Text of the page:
• Solution: More efficiently and expansively leverage public lands and properties in a way that prioritizes the creation of the maximum number of deeply affordable housing options.
  • Solution: Encourage repurposing of vacant commercial buildings into residential use, with prioritization for affordable housing.
  • Solution: Prioritize development incentives, such as development charge exemptions and expedited approval processes, towards building affordable rental and deeply affordable housing options.
  • Solution: Adjust the application process of the Open Door Program to better facilitate the participation of non-profit housing providers in the program.
  • Solution: Build on recent zoning changes such as Inclusionary Zoning and Multiplex permissions by exploring the feasibility of incentivizing more affordable housing construction where more density is permitted.
  • Solution: Partner with other municipalities and community organizations to advocate for more funding from higher levels of government to increase affordable housing options.

4. Engage with renters to participate in housing decisions

  • Solution: Ensure that the newly proposed Housing Commissioner role routinely incorporates the experiences of renters in its deliberations and decision-making processes.
  • Solution: Encourage renters impacted by the housing affordability crisis to engage in civic action to have their voices heard.
  • Solution: Provide creative consultative opportunities for lower income households to be involved in the policy decision-making process.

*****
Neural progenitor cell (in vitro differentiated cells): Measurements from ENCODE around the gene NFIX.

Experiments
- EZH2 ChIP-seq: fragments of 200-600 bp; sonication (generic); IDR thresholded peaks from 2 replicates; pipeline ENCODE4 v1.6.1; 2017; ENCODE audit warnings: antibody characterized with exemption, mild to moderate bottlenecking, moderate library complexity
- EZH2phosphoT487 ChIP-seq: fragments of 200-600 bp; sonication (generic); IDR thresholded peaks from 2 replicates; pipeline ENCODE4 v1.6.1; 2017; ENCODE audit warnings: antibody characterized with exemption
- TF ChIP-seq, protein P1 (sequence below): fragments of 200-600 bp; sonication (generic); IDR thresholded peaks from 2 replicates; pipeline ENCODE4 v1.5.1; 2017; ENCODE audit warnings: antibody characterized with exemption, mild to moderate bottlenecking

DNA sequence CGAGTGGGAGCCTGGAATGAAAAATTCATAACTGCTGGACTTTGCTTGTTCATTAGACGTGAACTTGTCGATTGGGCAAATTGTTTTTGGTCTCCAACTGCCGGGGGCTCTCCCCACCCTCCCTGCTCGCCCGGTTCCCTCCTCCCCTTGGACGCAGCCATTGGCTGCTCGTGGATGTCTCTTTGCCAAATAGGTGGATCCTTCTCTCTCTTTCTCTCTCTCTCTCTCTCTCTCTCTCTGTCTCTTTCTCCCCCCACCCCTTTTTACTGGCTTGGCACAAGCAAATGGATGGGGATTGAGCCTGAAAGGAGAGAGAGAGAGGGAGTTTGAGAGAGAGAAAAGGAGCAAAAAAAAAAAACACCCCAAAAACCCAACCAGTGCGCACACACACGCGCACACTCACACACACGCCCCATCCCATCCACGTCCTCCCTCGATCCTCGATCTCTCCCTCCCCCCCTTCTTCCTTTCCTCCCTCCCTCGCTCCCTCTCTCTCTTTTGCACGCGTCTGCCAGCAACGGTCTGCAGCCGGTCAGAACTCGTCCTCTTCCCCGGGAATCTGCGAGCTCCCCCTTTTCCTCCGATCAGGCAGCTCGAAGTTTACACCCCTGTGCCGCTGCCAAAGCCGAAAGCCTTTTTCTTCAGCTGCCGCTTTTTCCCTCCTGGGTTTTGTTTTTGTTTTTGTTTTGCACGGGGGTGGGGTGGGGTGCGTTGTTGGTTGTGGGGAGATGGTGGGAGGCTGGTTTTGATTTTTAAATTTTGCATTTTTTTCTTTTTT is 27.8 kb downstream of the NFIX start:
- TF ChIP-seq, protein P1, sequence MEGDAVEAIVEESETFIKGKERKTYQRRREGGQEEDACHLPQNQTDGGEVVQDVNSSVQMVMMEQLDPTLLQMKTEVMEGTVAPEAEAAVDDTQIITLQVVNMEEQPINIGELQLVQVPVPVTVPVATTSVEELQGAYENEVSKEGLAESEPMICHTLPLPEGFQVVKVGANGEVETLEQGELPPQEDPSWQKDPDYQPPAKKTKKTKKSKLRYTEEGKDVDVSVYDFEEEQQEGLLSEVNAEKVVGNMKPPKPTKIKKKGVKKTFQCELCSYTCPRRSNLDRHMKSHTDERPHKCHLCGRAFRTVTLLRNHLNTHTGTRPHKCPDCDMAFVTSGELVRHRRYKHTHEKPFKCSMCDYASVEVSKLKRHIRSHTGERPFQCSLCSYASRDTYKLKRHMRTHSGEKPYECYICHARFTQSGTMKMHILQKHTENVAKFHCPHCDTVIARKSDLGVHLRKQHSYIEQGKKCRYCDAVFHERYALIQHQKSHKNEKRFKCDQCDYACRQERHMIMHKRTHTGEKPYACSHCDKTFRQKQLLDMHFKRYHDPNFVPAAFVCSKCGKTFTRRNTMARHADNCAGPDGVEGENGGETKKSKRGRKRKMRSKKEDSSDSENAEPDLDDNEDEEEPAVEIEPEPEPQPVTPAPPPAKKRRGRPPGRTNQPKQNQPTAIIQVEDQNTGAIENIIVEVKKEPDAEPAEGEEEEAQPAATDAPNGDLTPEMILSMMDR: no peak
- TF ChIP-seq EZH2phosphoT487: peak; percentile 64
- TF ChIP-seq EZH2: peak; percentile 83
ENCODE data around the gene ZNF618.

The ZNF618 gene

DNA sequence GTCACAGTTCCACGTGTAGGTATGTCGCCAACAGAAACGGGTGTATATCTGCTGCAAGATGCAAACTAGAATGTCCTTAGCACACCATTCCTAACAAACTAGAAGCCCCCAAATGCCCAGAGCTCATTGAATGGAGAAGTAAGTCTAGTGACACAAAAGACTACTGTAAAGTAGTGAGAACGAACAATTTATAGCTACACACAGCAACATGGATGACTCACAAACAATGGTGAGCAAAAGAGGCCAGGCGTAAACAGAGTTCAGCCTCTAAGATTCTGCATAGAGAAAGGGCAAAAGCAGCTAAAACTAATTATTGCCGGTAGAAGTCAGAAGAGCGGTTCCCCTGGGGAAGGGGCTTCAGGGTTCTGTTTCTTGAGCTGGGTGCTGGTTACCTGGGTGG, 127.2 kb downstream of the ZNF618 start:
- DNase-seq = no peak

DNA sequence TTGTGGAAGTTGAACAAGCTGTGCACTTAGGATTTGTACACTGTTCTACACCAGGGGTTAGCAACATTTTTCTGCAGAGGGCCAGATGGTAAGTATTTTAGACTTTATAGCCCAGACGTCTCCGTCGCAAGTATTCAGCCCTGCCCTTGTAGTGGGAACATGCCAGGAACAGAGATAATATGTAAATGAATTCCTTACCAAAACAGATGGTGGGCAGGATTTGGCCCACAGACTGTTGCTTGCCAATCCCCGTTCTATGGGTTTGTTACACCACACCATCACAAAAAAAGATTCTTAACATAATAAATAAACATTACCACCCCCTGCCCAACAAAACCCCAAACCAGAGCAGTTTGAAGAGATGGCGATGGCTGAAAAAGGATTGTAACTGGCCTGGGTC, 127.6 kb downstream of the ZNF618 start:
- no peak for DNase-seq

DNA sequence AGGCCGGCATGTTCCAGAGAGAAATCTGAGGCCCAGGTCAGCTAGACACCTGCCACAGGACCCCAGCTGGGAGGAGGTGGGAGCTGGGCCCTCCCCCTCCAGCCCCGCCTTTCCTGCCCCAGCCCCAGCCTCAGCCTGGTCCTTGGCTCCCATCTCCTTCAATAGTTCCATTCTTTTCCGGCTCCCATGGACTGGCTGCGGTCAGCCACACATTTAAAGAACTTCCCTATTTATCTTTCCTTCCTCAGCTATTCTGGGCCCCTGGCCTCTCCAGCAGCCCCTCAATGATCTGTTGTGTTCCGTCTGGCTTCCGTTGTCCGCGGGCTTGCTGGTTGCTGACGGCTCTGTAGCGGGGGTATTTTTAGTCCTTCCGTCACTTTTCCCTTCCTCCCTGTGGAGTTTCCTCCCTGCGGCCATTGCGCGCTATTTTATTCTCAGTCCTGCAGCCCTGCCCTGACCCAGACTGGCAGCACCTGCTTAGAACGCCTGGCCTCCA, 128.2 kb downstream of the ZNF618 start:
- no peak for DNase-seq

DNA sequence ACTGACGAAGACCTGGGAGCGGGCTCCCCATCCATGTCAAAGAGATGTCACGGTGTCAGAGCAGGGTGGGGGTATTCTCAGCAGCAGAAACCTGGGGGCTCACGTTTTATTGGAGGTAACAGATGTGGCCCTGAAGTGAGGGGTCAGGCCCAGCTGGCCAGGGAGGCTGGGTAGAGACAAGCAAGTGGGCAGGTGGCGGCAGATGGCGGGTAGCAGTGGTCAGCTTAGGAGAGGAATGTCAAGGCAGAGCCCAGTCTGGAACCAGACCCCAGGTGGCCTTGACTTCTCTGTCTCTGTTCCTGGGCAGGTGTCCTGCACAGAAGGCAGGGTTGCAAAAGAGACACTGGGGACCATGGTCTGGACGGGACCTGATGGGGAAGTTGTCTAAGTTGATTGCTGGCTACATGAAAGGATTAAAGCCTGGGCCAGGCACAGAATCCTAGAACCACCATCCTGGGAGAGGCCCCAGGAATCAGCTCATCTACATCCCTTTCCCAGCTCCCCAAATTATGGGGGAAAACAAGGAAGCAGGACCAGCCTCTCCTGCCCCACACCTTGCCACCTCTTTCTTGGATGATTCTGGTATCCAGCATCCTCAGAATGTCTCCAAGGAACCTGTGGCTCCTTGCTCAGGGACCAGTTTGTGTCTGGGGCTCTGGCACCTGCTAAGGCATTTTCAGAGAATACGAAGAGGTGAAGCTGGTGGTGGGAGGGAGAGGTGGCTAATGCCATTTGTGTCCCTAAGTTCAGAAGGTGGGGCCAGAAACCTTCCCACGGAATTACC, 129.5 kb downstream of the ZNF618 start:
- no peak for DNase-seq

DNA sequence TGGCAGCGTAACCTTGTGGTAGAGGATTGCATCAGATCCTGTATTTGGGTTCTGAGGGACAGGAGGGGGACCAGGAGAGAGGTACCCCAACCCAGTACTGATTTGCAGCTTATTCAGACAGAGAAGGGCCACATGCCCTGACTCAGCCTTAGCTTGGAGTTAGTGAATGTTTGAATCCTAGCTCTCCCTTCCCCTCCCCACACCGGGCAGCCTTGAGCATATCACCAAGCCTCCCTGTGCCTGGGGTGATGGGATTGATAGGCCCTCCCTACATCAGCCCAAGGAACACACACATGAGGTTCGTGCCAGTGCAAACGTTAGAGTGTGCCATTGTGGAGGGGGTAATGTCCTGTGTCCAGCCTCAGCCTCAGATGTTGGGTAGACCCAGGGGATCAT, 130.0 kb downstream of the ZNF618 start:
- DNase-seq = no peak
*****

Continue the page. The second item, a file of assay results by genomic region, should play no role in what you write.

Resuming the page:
• Solution: Engage and support the creation of tenant associations in tower communities.

5. Protect renters from losing their homes

  • Solution: Establish a robust bylaw to prohibit renovictions in a way that complements provincial legislative proposals to prevent renovictions and also builds off the City’s proposed policy framework to deter renovictions.

  • Solution: Improve legal support programs for tenants to challenge AGIs in their buildings and expand programs that build tenant organizing capacity.

  • Solution: Sustain additional supports provided by the Housing Stabilization Fund, especially for those at greater risk of losing their homes due to rent arrears.
  • Solution: Continue to expand the Toronto Rent Bank by making eligibility criteria more flexible so that more people can access grants if they are facing financial difficulties.

6. Ensure existing rental homes are well-maintained and in a state of good repair

  • Solution: Create a new Right to Housing Community Engagement Committee to make recommendations for action.

  • Solution: Enforce property standards and focus on bringing the worst-performing buildings back into a state of good repair.

  • Solution: Prioritize deep capital repairs and retrofits in low-income and racialized neighbourhoods, ensuring that affordability levels are maintained.

  • Solution: Update the recently adopted multi-tenant houses regulatory framework to ensure that all multi-tenant houses are legalized.

  • Solution: Ensure that compliance with the new multi-tenant houses regulatory framework does not cause displacement and homelessness by:
    • Working with operators to ensure tenants remain housed while these homes are being brought up to code.
    • Creating a funding program to subsidize the cost of bringing these homes up to code in exchange for affordability guarantees.
  • Solution: Improve the RentSafeTO program by adopting colour-coding, unit inspections during building evaluations and increasing the number of Bylaw Enforcement Officers.